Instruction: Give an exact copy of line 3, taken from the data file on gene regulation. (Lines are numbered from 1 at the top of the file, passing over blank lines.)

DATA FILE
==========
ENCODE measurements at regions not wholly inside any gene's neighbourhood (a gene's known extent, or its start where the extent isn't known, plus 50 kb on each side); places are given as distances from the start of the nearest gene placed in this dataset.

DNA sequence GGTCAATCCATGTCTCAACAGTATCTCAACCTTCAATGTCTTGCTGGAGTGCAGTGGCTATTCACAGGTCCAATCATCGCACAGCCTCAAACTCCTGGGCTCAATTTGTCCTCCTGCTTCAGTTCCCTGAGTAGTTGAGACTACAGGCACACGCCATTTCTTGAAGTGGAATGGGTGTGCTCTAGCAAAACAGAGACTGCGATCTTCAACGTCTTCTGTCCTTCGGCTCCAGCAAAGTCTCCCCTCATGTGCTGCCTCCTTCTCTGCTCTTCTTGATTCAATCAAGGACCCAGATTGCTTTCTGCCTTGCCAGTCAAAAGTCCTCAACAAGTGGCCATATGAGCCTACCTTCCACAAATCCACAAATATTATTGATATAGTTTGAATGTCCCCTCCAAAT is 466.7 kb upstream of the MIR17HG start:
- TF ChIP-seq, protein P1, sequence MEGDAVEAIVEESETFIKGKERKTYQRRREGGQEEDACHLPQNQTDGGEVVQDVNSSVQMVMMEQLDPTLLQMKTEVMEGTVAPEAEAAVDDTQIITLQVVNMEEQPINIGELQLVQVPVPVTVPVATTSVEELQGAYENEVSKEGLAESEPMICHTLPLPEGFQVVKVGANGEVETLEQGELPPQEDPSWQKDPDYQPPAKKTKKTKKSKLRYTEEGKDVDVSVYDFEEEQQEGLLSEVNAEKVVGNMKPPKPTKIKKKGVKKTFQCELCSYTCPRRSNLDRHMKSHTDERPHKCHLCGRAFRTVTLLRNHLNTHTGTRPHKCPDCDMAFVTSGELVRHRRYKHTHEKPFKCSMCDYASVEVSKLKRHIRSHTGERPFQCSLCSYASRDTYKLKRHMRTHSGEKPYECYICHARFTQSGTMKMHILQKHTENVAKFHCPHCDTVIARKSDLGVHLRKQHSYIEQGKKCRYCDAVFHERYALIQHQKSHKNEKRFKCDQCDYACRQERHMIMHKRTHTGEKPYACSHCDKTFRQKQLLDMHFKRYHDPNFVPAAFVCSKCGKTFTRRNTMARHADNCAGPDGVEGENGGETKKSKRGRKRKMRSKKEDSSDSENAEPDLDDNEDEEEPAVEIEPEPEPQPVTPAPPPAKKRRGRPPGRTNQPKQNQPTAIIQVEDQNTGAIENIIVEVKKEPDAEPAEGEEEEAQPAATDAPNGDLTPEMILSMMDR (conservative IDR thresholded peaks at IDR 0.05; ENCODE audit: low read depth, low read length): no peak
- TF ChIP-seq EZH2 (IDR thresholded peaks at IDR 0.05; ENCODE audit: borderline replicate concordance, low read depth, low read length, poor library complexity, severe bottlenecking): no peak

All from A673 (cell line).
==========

- TF ChIP-seq, protein P1, sequence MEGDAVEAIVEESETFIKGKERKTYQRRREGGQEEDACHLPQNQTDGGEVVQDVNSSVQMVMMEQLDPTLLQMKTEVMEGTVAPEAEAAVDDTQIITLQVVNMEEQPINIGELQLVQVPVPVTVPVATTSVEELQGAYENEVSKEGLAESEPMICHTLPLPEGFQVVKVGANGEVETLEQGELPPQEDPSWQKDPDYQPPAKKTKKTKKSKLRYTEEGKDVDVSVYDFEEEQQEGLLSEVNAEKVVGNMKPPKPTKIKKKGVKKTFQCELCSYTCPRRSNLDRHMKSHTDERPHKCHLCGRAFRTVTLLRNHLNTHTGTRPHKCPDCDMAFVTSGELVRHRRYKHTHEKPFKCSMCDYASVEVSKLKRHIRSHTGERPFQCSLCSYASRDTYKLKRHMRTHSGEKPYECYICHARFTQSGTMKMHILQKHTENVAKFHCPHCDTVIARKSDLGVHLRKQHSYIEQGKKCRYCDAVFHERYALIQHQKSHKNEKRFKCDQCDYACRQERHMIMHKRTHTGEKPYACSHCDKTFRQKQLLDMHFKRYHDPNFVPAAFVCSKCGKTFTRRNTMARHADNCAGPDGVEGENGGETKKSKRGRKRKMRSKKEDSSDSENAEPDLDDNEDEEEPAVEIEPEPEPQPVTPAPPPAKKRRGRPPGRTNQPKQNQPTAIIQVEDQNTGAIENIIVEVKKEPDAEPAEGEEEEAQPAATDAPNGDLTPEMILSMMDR (conservative IDR thresholded peaks at IDR 0.05; ENCODE audit: low read depth, low read length): no peak